Global trade in goods could fall by as much as 32% this year

Mitchell Hartman Apr 8, 2020
WTO Director General Roberto Azevedo said the amount by which goods being shipped will fall is "ugly". Fabrice Coffrini/AFP via Getty Images

Global trade in goods could fall by as much as 32% this year

Mitchell Hartman Apr 8, 2020
WTO Director General Roberto Azevedo said the amount by which goods being shipped will fall is "ugly". Fabrice Coffrini/AFP via Getty Images

The World Trade Organization is predicting that global trade in merchandise — goods being shipped from one country to another, including finished products and parts — will fall by anywhere from 13% to 32% this year. The organization’s director general called those numbers “ugly.”

The WTO says the impact of COVID-19 is extremely broad, stressing multiple economic sectors in every major region of the world. Exports from North America and Asia will be the hardest hit, according to the report, and trade in goods with complex value chains, such as electronics and autos, will fall furthest.

The U.S. is in a relatively less vulnerable position than some of its key European and Asian trading partners, said Columbia University economist Sharyn O’Halloran.

“The U.S. is one of the more insulated countries from international trade,” she said, with only about 30% of the domestic U.S. economy directly connected to trade.

But O’Halloran said trade-related sectors — such as airplane- and auto-making — are likely to have an outsized impact on the speed of economic recovery once the pandemic has passed.

“Our ability to bring in the supplies, reignite assembling in autos and so forth, requires inputs that are built abroad,” she said.

If a major economy like the European Union’s can’t ship and sell its own goods abroad, she said, “… it’s going to have a hard time buying our goods.”

Global supply chains have already been massively disrupted, said economist Mary Lovely at the Peterson Institute for International Economics.

Production and commerce in Europe and North America are still largely shut down. Worldwide, goods aren’t moving off shelves and ports aren’t moving goods out to sea.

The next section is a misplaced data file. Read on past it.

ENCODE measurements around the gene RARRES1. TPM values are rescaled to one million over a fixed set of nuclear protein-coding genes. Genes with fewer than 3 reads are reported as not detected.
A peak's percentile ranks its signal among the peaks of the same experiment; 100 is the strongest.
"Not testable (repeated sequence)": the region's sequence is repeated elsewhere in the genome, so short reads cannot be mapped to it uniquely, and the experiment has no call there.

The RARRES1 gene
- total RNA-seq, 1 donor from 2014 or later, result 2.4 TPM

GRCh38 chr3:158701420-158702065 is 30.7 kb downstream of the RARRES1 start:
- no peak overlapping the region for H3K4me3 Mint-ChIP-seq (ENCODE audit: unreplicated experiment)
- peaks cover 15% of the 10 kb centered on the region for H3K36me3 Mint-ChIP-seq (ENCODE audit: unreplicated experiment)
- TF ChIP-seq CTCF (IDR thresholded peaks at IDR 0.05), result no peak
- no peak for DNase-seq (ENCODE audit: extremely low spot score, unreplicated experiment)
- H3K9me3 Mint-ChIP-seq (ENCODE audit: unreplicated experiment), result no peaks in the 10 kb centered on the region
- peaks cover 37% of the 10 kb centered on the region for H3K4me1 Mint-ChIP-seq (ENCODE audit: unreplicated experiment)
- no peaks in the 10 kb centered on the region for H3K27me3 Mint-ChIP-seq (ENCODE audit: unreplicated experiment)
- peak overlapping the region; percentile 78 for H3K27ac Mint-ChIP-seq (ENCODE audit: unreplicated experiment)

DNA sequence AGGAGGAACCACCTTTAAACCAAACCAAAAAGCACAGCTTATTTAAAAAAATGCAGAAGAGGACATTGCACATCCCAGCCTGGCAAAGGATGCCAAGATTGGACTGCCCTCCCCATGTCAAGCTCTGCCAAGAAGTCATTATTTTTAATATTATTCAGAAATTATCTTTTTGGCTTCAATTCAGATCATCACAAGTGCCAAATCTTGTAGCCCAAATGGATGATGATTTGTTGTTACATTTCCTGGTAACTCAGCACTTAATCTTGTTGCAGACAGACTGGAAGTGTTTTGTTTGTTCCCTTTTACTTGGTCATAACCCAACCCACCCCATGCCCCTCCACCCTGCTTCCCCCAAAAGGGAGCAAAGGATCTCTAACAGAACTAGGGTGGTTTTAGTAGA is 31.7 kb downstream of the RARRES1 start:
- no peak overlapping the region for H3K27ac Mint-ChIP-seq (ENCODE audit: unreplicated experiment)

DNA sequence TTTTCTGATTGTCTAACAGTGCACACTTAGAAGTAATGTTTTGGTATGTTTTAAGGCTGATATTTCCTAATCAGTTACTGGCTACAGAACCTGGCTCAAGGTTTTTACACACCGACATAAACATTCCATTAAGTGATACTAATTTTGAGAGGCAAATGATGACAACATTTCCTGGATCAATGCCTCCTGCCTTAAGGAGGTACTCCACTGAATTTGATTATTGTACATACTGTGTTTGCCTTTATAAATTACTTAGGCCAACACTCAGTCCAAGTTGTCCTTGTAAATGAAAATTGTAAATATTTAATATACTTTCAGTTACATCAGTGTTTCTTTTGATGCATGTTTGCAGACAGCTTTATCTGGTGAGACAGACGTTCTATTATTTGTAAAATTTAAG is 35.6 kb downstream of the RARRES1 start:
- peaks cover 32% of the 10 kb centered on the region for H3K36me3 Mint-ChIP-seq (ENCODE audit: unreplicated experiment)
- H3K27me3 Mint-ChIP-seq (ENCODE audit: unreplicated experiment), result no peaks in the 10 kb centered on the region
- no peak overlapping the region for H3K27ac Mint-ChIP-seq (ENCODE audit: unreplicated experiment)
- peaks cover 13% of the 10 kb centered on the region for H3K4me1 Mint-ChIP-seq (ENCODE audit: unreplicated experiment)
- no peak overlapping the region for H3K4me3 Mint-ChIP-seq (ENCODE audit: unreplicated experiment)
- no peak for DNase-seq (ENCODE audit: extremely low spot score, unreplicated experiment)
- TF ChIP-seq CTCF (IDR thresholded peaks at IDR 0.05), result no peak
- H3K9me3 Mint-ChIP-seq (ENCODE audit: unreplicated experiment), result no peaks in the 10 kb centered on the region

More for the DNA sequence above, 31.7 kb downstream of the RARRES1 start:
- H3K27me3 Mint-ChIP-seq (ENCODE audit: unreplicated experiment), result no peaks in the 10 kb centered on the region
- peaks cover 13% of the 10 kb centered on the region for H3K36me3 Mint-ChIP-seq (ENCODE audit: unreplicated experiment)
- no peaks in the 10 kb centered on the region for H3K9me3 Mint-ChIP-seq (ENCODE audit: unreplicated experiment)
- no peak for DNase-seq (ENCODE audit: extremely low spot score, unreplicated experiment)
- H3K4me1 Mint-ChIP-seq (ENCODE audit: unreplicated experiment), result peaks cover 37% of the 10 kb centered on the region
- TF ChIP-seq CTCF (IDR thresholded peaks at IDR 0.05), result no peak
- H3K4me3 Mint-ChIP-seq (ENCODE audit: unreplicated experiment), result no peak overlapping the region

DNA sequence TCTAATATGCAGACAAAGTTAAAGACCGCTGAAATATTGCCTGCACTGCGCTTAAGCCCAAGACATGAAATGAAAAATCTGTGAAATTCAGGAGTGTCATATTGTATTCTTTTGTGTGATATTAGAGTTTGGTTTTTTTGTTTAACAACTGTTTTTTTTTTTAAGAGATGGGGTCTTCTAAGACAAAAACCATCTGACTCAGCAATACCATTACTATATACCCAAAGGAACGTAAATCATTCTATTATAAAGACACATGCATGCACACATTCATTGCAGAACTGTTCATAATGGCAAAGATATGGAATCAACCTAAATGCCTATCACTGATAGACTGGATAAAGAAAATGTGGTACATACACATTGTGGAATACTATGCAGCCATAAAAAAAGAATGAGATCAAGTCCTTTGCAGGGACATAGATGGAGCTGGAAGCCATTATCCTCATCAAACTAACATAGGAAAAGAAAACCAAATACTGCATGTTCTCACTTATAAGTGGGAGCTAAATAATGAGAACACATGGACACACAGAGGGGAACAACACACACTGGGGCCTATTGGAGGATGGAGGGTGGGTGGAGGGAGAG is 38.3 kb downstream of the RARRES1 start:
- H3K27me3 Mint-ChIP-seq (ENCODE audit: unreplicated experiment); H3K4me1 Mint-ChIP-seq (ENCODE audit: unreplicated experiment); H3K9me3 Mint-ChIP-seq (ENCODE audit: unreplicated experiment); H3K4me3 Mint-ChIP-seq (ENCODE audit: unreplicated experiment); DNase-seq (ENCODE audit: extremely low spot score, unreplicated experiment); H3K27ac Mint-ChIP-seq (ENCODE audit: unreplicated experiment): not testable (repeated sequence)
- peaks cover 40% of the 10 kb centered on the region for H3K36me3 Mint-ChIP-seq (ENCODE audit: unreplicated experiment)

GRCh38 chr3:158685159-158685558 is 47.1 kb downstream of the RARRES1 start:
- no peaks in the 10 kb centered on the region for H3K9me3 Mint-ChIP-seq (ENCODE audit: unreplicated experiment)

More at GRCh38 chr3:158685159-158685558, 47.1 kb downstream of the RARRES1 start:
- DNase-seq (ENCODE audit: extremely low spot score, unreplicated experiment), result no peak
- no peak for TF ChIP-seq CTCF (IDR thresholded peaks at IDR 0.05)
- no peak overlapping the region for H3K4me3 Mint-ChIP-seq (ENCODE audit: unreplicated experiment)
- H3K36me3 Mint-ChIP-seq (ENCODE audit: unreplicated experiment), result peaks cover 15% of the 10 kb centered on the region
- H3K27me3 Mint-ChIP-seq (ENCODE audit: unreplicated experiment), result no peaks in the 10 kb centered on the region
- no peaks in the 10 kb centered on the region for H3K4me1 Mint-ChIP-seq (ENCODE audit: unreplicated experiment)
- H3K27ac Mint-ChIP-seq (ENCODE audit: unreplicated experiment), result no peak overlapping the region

“It’s basically gumming up the works,” Lovely said. “We expect that we’re going to see cancellation of entire routes — this is particularly going to hit trade between North America and Asia.”

Global trade disruptions are hitting Driscoll’s, the California-based fruit importer and exporter. Its business has fallen by at least 15%, said the company’s Americas president Soren Bjorn. 

“We rely heavily on air freight, a lot of times we fly in the bellies of passenger planes,” Bjorn said. “Obviously, a lot of those planes are no longer flying. So now we are left with a few cargo planes which tend to be very, very expensive.”

Bjorn said that if consumers recover their jobs and incomes after the pandemic has passed, he believes his company’s berry sales will largely rebound as well.

University of Maryland economist Peter Morici isn’t overly worried about the domestic economy’s ability to recover from double-digit drops in GDP and global trade this year. He argues that the U.S. economy can thrive without continuing to increase international trade, and by using tariffs and other measures to protect U.S. industries from unfair foreign competition.

Morici pointed out that after the global financial crisis, international trade did not return to its pre-crisis growth trajectory. He predicts a further leveling off after this crisis.

“This virus and the economic downdraft likely accelerate adjustments to global trade that were going to take place anyway,” Morici said. “My feeling is that five to seven years from now, it’ll be as if the virus never happened.”

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